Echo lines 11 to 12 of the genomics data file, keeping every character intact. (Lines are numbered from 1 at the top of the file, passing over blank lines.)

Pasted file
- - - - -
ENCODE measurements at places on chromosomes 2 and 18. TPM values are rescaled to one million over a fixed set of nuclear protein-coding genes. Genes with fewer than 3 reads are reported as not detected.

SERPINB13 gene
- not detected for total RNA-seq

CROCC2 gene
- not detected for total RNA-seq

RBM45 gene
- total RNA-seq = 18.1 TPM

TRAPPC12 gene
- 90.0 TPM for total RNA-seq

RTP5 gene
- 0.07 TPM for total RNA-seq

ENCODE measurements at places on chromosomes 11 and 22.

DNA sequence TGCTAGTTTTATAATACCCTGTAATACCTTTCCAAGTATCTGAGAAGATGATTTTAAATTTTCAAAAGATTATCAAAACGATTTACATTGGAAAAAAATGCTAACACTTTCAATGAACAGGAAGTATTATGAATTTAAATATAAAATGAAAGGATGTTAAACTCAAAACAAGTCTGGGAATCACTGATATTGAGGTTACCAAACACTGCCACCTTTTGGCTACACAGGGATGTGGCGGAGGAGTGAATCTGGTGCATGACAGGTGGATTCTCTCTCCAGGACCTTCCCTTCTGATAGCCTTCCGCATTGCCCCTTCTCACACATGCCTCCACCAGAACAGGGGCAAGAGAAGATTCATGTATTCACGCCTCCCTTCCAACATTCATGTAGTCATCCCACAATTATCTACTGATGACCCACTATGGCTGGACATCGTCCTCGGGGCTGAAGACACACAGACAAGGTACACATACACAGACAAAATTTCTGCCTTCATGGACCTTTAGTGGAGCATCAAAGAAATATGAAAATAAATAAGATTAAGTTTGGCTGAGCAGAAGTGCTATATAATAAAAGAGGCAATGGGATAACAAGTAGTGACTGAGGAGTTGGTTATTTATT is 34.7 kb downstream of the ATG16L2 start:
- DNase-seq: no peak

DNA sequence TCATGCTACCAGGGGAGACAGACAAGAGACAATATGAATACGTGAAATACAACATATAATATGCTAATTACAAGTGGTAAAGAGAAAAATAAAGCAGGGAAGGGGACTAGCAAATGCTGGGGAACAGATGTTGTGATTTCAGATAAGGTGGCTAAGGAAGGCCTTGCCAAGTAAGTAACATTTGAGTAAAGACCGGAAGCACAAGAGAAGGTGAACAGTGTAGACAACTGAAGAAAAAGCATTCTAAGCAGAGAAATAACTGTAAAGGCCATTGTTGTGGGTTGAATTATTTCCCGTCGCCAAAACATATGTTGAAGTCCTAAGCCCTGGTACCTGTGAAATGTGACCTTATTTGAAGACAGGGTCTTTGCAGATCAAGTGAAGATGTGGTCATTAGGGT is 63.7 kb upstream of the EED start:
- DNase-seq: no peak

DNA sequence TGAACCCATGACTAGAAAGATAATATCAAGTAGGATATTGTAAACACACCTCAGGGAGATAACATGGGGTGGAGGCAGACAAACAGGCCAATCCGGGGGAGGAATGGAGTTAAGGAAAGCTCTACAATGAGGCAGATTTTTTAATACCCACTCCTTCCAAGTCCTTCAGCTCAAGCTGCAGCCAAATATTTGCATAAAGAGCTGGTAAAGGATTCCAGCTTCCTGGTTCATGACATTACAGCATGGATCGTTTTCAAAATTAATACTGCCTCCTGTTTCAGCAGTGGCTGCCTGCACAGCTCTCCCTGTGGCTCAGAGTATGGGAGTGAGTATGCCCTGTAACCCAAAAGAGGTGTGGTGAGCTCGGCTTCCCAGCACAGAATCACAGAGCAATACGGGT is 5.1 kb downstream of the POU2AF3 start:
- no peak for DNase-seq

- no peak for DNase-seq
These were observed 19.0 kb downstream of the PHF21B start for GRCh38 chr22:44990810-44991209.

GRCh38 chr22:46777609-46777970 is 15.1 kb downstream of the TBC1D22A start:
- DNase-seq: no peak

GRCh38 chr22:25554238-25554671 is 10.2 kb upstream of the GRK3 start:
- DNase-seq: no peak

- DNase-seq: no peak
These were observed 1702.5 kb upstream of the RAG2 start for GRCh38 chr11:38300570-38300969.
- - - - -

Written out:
- 0.07 TPM for total RNA-seq

ENCODE measurements at places on chromosomes 11 and 22.